Tuesday’s election returns delivered good news for Democrats (they take back the House), good news for Republicans (they expanded their majority in the Senate) and bad news for Americans.
The first two observations are self-evident; the third is based on this: Across the country, the election showed a widening and potentially dangerous chasm between urban/suburban America and rural America.
Pundits are debating whether there was a blue wave or a blue trickle, based on the split decision in Congress. That is a fundamental misunderstanding of what happened.
There was a blue wave — but it was confined almost exclusively to suburban districts, many of which flipped from Republican to Democrat. We saw this in Virginia, where Jennifer Wexton won handily in the 10th District in Northern Virginia (a district that has been Republican for 60 of its 66 years) and Elaine Luria and Abigail Spanberger won narrower victories in the 2nd District in Hampton Roads and the 7th District, anchored in the Richmond suburbs. The last time the 7th District elected a Democrat was 1968, and he was a conservative Democrat. That district had never elected a modern, left-of-center Democrat, but it has now. This election is simply a continuation — and acceleration — of trends that last year saw Democrats pick up an unexpected 15 seats in the House of Delegates, almost exclusively in suburban districts.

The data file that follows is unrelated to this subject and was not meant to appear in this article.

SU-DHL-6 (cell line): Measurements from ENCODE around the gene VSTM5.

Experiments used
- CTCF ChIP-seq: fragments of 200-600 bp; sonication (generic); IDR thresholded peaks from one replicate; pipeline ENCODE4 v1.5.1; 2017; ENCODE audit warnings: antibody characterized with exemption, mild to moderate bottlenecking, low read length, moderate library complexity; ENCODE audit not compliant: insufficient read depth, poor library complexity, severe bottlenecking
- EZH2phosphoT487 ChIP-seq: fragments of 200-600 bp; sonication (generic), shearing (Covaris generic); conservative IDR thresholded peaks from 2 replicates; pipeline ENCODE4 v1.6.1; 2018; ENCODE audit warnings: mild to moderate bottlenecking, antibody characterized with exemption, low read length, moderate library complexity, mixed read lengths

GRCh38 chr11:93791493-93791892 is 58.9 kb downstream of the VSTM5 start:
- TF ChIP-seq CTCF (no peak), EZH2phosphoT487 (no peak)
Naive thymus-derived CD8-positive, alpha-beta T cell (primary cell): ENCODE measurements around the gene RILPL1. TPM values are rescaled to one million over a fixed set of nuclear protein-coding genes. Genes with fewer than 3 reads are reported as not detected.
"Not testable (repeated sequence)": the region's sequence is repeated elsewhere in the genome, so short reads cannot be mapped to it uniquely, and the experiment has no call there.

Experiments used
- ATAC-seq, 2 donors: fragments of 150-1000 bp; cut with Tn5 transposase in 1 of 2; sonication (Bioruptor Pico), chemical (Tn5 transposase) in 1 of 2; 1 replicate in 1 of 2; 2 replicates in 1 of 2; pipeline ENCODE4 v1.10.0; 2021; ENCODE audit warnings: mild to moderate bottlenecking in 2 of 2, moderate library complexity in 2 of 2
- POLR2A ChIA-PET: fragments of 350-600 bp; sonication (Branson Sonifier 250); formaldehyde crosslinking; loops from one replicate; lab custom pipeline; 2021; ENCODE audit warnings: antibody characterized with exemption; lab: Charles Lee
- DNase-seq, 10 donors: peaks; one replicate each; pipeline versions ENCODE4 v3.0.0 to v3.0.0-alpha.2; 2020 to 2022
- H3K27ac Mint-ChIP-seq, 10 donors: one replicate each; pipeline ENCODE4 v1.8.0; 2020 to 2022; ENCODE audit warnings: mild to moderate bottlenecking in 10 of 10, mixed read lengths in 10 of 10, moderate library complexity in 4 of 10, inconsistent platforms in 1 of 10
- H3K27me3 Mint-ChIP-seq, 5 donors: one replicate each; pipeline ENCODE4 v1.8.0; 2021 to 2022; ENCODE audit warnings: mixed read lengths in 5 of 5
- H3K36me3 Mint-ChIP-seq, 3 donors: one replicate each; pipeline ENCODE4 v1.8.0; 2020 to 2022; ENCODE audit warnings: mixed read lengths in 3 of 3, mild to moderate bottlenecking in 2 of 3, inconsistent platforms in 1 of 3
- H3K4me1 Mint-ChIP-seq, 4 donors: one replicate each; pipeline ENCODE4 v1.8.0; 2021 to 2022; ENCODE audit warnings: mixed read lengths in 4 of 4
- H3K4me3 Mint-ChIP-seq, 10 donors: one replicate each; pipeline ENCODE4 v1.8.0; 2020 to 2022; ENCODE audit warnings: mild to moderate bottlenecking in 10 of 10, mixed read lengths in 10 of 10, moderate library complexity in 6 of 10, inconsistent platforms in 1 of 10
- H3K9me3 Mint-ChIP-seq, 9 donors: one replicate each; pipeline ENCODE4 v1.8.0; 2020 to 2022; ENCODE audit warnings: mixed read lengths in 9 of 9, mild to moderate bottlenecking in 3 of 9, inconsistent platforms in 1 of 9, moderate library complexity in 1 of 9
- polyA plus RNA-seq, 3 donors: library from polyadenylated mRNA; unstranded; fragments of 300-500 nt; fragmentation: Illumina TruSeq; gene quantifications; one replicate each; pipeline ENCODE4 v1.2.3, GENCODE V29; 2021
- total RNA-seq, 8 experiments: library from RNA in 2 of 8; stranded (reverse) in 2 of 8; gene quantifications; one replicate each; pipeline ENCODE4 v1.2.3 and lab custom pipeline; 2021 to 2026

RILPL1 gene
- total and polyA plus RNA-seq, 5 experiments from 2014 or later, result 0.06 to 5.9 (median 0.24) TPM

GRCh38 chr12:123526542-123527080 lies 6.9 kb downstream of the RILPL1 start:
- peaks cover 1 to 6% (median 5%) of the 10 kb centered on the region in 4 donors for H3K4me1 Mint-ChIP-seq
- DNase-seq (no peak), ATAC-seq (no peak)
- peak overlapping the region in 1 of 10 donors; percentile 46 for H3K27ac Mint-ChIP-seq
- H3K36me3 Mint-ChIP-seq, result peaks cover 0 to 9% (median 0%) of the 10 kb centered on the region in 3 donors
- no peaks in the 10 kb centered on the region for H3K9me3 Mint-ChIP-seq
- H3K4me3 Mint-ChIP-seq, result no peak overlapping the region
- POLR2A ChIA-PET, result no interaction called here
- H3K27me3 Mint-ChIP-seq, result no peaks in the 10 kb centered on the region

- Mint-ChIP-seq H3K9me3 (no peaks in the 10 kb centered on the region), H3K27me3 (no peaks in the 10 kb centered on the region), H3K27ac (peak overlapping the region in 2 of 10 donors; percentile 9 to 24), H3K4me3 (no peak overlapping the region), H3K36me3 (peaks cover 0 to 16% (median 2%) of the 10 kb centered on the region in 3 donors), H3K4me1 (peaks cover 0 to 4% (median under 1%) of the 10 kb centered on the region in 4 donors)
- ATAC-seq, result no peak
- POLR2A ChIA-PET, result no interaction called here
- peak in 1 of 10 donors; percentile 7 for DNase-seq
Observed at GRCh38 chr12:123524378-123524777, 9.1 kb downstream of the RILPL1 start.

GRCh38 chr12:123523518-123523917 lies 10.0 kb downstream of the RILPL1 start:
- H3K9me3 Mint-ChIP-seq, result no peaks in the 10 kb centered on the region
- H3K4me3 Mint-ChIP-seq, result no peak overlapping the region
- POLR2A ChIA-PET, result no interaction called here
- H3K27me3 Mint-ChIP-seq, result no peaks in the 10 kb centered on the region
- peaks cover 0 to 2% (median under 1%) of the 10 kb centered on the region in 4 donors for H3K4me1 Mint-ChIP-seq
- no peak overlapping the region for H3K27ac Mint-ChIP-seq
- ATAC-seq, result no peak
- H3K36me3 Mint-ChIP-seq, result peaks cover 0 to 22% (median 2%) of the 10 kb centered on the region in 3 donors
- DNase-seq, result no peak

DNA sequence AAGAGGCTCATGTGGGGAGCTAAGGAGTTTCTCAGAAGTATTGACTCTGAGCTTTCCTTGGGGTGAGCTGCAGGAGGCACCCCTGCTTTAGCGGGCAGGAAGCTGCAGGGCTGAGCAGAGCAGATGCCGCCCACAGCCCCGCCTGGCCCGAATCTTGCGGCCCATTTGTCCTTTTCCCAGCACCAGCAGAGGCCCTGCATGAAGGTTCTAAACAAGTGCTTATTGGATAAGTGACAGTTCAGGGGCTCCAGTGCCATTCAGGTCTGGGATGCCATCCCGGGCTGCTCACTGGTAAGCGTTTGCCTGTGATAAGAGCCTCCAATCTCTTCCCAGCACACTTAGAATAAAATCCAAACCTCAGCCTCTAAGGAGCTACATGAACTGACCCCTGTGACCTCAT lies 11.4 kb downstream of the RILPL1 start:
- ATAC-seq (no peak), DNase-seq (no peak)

On the other hand, there was a red wave in rural areas. Republicans have dominated in rural areas for some time now. From a sheer numerical perspective, it seems hard to believe they could expand on their commanding margins there, yet they did. That’s how Republicans were able to oust Democratic senators in Indiana, Missouri and North Dakota (and also Florida, which is something of a special case). Those first three states have lots of rural voters and the Republican candidates there ran stronger than they have in the past. In Missouri, Democrat Claire McCaskill won 53 counties in her last race; this time, she won just five, all around urban centers.
We saw some of this in Virginia, too. In taking slightly less than 60 percent of the vote to win the 6th District seat, Republican Ben Cline exactly tracked Donald Trump’s percentage there in 2016. However, there were a few localities where Cline squeezed even more votes. Trump carried Buena Vista with 59 percent; Cline expanded that to 67.7 percent. Keep in mind that Buena Vista used to be a Democratic stronghold. As recently as 2005 Tim Kaine carried it in his race for governor. This year, even with a weak Republican opponent in Corey Stewart, Kaine couldn’t even manage 38 percent of the vote in Buena Vista. In the 5th District, there were 11 counties that Trump won in 2016 where Riggleman ran even better this year. Not by much, mind you, but still a percentage point or so. Every vote counts and in rural America, Republicans found more of them than before.
There have always been political divides in America, and the political differences between metro areas and rural areas are nothing new. However, the distance between the two is increasing. This cannot be good for the nation’s civic health. We are reaching a point — if we haven’t already — where the two parties don’t just disagree, they can’t even understand one another.